Kissing: A Social Greeting Migrating Into The Business Arena
The coward does it with a kiss, the brave man with a sword!
- Oscar Wilde
Quite a few "etiquette emergency" questions regarding kissing in business situations have found their way to me as of late. While the protocol around shaking hands is clear, the issue of business kissing is much harder to define. After all, kissing is hardly a gesture quickly associated with business; yet the professional pucker has entered the working world and therefore must be addressed. When meeting with clients, contact and co-workers, there are four C's that you should consider prior to puckering.
Country ~ Perhaps I have been watching too many foreign films, but I was under the impression that the business kiss was quite common in all countries other than the United States. However, my research shows that in most countries, the firm business handshake is still the most appropriate greeting for initial meetings and business introductions. Even in countries where kissing is the national pastime, the handshake is still the preferred business greeting.
Culture ~ The corporate culture of the field in which you work will influence whether a hand shake or kiss is more appropriate. If you work within a conservative field, such as banking or consulting, handshakes are the norm. However, if you work within a more forward field, such as fashion or entertainment, a kiss may be the way to go.
Connection ~ How well you know the other person, and whether or not you also have a social relationship, can dictate whether or not to kiss. If you have a social relationship, you may kiss as a greeting in social situations, but keep to a handshake in business situations to avoid confusing any colleagues who may be present.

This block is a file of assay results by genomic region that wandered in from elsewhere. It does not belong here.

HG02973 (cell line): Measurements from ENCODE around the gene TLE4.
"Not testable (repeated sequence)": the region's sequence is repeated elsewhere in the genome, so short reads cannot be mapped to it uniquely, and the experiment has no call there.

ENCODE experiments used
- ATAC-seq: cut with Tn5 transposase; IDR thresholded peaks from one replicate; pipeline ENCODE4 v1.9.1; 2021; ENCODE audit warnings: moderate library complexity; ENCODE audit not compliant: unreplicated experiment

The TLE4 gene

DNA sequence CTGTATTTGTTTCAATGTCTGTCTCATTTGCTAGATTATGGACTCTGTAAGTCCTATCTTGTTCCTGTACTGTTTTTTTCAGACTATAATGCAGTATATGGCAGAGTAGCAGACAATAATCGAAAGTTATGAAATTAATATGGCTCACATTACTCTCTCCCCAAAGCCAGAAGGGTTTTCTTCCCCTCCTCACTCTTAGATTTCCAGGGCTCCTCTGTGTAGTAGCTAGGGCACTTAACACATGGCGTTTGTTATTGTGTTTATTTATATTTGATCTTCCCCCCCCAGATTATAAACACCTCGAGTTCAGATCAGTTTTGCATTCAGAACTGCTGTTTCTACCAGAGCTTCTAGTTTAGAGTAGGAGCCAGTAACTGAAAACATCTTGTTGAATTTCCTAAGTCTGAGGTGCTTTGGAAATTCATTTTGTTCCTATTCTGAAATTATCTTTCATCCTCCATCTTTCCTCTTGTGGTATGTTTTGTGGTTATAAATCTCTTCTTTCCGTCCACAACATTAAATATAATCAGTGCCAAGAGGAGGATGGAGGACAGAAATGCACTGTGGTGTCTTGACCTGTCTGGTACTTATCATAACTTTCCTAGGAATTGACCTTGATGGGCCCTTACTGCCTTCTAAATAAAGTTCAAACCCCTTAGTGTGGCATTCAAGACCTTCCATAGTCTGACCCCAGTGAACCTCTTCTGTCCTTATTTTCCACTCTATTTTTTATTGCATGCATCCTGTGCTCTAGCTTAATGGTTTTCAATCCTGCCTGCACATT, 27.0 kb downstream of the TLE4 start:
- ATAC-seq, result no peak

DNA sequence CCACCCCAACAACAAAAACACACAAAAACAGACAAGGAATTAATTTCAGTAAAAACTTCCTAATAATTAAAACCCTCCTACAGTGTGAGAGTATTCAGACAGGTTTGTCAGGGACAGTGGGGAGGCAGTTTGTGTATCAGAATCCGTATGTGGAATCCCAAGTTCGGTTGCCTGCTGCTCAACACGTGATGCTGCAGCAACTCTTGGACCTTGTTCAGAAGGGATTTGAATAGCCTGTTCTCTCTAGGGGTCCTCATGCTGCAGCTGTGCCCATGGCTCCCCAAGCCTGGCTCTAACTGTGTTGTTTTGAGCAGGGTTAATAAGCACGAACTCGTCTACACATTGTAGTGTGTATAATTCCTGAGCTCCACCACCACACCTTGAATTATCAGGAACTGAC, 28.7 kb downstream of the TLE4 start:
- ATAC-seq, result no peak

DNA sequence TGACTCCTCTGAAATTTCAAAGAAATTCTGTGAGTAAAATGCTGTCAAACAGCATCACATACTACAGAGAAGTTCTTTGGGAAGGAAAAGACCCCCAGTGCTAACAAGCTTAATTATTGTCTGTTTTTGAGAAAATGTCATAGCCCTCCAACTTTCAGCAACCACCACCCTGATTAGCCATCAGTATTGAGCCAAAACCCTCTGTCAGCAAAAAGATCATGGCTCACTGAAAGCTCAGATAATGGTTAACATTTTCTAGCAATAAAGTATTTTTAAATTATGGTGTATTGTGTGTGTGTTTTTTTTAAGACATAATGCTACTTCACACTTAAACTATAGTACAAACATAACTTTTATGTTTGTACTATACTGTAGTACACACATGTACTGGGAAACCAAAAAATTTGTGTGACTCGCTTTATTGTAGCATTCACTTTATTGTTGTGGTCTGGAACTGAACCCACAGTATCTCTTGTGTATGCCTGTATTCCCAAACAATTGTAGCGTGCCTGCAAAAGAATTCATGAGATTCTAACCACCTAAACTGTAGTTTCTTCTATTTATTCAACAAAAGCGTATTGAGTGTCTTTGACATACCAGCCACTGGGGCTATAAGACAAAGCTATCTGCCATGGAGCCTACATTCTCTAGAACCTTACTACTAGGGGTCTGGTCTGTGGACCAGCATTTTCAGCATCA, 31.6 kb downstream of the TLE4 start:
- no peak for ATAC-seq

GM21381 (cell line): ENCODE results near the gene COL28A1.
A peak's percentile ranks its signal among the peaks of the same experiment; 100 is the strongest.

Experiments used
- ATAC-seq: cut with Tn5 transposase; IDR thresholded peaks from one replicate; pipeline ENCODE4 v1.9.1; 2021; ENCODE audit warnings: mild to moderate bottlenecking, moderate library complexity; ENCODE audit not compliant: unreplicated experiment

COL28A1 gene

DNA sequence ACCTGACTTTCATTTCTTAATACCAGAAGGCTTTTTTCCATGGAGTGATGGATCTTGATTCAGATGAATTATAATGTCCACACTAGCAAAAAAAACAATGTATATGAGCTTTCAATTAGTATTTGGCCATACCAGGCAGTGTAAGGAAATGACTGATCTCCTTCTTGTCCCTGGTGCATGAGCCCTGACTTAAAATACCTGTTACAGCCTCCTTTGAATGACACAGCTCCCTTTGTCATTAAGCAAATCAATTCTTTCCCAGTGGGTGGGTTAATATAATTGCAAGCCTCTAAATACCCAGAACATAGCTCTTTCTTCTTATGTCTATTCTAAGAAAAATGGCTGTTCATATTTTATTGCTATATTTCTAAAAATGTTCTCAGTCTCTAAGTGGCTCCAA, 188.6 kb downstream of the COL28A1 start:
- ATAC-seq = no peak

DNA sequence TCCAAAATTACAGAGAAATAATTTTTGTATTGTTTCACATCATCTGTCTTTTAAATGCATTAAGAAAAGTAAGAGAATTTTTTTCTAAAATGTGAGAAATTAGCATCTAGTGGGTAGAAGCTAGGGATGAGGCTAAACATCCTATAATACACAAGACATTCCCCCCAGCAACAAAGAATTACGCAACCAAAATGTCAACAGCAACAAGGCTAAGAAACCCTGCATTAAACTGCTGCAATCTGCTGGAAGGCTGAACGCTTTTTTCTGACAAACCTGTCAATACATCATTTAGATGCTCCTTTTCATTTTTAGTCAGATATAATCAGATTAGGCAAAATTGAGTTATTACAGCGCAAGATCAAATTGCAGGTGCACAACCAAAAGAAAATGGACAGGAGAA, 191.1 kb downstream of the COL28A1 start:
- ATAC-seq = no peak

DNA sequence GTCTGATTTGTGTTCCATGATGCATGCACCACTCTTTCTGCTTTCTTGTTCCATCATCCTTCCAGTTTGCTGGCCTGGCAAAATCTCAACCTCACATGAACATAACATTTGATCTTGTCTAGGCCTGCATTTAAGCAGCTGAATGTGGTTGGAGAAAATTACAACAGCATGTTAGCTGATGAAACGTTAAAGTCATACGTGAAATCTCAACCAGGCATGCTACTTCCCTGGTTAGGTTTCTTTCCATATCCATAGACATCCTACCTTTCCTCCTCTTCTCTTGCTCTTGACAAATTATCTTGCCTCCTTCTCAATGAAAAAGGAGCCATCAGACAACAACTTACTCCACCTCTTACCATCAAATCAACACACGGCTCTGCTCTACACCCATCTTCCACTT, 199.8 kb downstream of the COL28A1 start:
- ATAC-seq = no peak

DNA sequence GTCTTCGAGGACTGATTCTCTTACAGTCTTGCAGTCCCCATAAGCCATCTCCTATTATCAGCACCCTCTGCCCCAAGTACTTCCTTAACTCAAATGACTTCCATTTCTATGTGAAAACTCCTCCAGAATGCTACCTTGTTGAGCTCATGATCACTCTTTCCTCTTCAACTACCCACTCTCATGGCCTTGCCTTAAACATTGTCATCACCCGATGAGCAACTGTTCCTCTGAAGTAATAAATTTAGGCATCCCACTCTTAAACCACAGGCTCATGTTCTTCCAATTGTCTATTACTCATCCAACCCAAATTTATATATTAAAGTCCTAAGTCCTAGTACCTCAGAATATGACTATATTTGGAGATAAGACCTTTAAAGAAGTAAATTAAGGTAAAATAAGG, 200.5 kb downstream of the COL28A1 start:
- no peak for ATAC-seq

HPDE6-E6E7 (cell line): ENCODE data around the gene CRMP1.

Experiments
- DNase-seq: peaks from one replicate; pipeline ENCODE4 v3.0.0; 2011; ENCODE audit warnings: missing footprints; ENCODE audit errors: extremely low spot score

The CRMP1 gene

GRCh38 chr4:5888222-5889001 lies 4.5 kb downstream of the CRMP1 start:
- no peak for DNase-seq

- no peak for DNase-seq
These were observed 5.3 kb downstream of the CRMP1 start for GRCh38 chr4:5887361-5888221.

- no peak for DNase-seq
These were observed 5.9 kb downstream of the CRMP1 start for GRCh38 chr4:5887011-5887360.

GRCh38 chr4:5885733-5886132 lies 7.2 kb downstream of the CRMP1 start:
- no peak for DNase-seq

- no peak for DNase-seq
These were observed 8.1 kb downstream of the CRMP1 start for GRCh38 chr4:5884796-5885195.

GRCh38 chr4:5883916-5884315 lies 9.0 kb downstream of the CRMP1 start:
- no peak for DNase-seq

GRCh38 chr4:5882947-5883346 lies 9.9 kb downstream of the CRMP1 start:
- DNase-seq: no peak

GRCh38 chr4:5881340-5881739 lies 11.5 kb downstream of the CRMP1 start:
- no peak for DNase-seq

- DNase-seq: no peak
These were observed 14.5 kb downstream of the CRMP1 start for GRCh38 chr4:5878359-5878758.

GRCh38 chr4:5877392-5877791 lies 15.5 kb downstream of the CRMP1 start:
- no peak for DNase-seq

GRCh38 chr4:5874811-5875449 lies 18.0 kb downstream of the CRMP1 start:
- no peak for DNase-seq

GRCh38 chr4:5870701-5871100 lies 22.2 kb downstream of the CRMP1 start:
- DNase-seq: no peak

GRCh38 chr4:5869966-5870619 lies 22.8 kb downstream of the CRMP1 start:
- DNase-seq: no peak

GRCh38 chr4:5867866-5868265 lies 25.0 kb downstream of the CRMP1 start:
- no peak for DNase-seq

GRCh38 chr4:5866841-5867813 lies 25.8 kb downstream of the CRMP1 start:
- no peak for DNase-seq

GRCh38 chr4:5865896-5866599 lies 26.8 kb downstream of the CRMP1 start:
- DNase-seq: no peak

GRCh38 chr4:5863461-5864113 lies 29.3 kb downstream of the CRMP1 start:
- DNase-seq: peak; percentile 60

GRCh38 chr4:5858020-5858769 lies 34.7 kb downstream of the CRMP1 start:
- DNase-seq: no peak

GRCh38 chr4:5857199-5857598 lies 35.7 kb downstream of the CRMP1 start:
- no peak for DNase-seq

Context ~ Where you are and what you are doing will also play into the appropriateness of the kiss. Is it a 9:00 a.m. staff meeting? Kissing is probably out. But if it is a 7:00 p.m. business cocktail party, kissing may be appropriate.
Where does this leave us? In a word, confused. Since the guidelines on business kissing are so vague and the factors so subjective, it is truly up to you to read the body language of the other person to judge whether you are about to receive a handshake or kiss. If the person extends their hand, shake it. If the person offers their cheek, kiss it. If you are unsure what they are going to do, extend your hand in an obvious way to give them the body language cue to shake. And good luck!
Q: Dear Mannersmith ~ When kissing a business acquaintance, should it be one kiss or two? And which cheek do we start with?
A: Most countries and cultures that do kiss, kiss twice. (Although there are some three timers out there!) In general, you should turn your head to the left to offer the right cheek first. Whatever you do, do not offer one cheek and then change your mind to offer the other; you will end up with a kiss on the lips!
Q: Dear Mannersmith ~ I am not comfortable with all of the kissing going on in my working world. How can I seem professional and friendly while avoiding kissing?
A: The first bit of advice is to keep your distance while extending your hand. Make sure you have a smile on your face and a pleasant tone in your voice so that your handshake is interpreted as nothing but warm and friendly. Or, when you see other the person, you can throw open your arms indicating a big hug and thus avoiding the kissing.
Q: Dear Mannersmith ~ When kissing a business contact, should I actually be kissing my lips to their cheek or is an "air kiss" more appropriate?
A: Most business kissing consists of your check gently brushing their cheek while a soft kissing noise is made.